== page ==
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IEA: The US could Become the Largest Oil Producer in the World

IEA: The US could Become the Largest Oil Producer in the World

In the 2012 edition of the World Energy Outlook, the International Energy Agency (IEA) announced that the US could grow to overtake Saudi Arabia and become the largest producer of oil in the world, and achieve energy independence, by as soon as 2017.

Unconventional sources, such as shale gas, and shale oil, will enable the US to reduce its reliance upon Middle Eastern oil, however, developing such resources in such large volumes will lead to huge increases in greenhouse gas emissions, putting any hopes at limiting climate change well beyond reach.

Fatih Birol, the chief economist at the IEA, said that unless the US stopped with their ambitions to become energy independent, the future of climate change looks bleak. “I don't see much reason to be hopeful that we will see reductions in carbon dioxide.”

Related Article: IMF: Do we Have a Peak Oil Problem?

Unfortunately, around the entire world, governments have been reducing the assistance they give to renewable energies, and increasing the subsidies that they grant to fossil fuels.

If the US does indeed manage to vastly increase its oil output, and achieve energy independence, then the Middle East would be free to sell as much as 90% of its product to Asia, namely China.

It will be very interesting to see how this whole situation plays out, as the relationship between the US and the Middle East has, for decades, been defined by America’s dependence on oil. Once the US no, longer needs the Middle East will they withdraw their protection and leave the region alone?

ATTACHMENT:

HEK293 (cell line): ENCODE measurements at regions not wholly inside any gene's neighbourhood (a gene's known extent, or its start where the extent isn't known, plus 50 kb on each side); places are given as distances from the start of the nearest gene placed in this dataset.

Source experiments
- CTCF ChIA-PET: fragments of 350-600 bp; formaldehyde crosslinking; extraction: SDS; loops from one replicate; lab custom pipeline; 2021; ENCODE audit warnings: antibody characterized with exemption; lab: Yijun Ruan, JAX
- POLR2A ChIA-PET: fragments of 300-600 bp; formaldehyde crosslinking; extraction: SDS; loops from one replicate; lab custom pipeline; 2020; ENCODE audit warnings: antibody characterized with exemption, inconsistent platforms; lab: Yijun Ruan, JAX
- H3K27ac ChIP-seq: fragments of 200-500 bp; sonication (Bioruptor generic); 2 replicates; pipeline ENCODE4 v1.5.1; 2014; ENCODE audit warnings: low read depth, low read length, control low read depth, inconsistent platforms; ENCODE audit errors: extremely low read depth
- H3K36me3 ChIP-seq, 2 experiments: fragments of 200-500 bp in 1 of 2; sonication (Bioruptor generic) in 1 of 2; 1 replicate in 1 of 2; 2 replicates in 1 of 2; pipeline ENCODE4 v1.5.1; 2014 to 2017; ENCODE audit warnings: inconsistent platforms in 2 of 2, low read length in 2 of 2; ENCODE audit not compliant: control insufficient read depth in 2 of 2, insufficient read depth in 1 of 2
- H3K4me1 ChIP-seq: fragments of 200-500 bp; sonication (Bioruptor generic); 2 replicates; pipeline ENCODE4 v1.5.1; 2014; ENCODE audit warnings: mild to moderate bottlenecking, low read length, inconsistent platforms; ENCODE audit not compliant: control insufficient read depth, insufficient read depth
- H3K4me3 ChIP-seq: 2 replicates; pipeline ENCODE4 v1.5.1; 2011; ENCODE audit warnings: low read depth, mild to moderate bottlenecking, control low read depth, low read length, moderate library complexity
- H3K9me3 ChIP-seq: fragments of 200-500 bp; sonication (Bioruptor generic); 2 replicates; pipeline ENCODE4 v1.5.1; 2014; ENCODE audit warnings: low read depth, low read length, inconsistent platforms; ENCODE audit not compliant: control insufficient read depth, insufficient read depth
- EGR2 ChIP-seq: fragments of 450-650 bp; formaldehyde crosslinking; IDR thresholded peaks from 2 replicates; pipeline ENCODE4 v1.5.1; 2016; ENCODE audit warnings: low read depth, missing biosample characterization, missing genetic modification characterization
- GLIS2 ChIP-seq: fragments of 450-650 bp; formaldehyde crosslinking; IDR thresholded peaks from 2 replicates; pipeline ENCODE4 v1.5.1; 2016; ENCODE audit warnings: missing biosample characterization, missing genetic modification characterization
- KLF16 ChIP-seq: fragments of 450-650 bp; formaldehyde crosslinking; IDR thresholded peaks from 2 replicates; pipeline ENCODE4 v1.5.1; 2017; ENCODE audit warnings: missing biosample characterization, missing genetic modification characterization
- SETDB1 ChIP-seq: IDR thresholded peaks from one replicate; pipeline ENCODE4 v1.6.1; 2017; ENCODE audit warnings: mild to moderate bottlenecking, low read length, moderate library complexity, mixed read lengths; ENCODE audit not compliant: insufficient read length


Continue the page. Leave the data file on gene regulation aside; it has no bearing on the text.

By. Charles Kennedy of Oilprice.com



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  • Mel Tisdale on November 15 2012 said:
    Much as American might like to think it has the right to screw up the planet for all of us, I am afraid that its turn as the 'king of the castle' is rapidly drawing to a close. While it is still the lead nation militarily, it is losing ground in all other areas. Talk of becoming energy independent at the expense of the planet is just spasmodic twitching as financial rigor mortise sets in. The coming financial collapse should deliver the coup de gras.

    In the meantime, China’s slowdown in economic growth in response to the global downturn will give it the opportunity to reduce its dependence on coal fired electricity generation. It already has a significant renewables programme and more importantly a programme of nuclear power generation, especially that employing new technologies, such as LFTR. It is clear from China’s considerable efforts to date in these areas that it understands the threat posed by climate change. America had better get used to the idea that China will soon be, and possibly already is, in a position financially to make it behave more responsibly towards the planet for all our sakes.

    It will be interesting to see what polices the new Chinese leadership will bring forth as it prepares for China to become the world’s leading economy and Asia the world’s leading economic area.

    As messages go, Bob Dylan’s The Times They Are a Changing was never more appropriate to all with the ears to hear it, the brain to see it and the wisdom to embrace it.

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